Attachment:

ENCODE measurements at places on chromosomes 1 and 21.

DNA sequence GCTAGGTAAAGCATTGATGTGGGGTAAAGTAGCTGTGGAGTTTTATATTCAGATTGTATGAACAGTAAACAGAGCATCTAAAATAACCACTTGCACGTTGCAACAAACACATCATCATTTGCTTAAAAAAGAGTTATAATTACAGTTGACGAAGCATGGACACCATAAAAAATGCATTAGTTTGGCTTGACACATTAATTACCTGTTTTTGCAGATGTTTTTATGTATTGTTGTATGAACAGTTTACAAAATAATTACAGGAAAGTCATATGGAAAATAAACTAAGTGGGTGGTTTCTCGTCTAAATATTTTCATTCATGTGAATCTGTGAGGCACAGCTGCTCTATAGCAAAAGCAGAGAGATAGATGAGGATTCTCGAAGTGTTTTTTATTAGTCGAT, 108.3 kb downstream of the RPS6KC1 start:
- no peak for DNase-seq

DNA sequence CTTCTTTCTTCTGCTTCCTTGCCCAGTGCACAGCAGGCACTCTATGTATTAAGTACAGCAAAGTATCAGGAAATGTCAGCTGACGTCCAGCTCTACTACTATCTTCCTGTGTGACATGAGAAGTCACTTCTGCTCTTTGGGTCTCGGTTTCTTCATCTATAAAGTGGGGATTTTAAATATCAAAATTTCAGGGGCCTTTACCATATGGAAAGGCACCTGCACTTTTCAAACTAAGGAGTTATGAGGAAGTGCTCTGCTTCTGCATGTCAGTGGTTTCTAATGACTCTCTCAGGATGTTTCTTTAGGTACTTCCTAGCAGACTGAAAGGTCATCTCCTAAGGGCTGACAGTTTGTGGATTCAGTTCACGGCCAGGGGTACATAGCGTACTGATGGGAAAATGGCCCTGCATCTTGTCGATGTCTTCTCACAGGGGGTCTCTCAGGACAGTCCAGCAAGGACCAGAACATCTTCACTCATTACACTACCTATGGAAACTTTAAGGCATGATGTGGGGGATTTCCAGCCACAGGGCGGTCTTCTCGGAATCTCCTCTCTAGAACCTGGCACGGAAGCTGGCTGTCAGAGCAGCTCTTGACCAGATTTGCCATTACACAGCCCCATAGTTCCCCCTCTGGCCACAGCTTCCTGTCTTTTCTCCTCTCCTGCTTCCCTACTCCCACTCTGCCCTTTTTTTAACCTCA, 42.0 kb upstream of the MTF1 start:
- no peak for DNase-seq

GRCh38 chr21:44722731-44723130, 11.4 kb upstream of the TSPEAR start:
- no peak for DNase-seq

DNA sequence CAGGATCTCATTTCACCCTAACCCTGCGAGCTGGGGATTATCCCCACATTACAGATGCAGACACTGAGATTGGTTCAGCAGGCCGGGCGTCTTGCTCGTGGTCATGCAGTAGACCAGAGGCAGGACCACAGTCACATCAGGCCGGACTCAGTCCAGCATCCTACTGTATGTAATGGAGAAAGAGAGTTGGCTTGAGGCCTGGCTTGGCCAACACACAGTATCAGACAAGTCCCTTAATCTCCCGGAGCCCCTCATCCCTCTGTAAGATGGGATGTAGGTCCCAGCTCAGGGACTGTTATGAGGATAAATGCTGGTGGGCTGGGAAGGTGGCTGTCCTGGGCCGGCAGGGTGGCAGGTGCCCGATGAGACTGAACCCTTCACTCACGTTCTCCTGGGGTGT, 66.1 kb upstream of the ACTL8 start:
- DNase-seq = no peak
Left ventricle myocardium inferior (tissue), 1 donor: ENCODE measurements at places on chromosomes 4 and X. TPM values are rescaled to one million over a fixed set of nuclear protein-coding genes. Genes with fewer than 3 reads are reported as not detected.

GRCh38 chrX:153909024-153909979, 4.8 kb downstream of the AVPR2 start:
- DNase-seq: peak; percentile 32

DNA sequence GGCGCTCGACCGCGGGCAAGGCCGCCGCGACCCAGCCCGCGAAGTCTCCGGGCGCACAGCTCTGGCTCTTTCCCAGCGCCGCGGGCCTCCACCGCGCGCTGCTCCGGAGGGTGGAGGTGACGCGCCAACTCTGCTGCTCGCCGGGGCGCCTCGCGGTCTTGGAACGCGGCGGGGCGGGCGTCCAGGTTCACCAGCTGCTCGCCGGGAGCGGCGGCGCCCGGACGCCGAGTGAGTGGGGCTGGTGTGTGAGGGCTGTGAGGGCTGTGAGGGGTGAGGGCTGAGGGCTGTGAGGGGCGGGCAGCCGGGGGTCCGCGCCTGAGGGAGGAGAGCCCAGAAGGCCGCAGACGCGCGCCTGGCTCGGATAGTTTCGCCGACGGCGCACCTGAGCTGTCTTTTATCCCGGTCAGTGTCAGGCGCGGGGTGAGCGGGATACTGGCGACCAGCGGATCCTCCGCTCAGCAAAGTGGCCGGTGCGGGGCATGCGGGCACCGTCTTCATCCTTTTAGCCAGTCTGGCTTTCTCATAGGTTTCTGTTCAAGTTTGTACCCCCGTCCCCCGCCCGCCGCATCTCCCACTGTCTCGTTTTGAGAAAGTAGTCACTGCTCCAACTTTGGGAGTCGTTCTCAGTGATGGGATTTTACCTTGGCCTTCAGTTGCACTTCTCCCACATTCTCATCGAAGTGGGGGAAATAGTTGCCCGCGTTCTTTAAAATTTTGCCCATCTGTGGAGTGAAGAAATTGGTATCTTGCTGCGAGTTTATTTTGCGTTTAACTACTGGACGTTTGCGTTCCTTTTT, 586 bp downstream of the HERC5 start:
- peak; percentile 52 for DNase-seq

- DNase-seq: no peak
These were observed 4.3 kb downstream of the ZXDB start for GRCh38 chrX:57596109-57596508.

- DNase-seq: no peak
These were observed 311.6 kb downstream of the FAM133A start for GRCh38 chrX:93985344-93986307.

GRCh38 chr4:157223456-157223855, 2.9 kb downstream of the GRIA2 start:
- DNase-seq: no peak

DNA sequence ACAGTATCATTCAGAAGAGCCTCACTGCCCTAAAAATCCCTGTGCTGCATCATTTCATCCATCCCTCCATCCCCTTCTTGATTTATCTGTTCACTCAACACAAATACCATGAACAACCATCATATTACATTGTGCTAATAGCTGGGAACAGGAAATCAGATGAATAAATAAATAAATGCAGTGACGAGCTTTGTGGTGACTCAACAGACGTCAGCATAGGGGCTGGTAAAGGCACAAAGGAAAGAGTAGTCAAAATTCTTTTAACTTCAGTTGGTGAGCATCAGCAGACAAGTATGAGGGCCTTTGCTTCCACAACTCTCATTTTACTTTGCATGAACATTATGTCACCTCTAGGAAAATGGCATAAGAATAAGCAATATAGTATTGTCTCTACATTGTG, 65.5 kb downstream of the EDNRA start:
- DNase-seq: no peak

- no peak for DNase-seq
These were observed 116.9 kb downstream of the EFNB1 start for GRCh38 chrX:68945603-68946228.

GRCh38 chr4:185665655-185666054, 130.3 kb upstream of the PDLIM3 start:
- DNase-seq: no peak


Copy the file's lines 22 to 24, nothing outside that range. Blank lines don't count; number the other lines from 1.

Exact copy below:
- DNase-seq: no peak

- no peak for DNase-seq
These were observed 116.9 kb downstream of the EFNB1 start for GRCh38 chrX:68945603-68946228.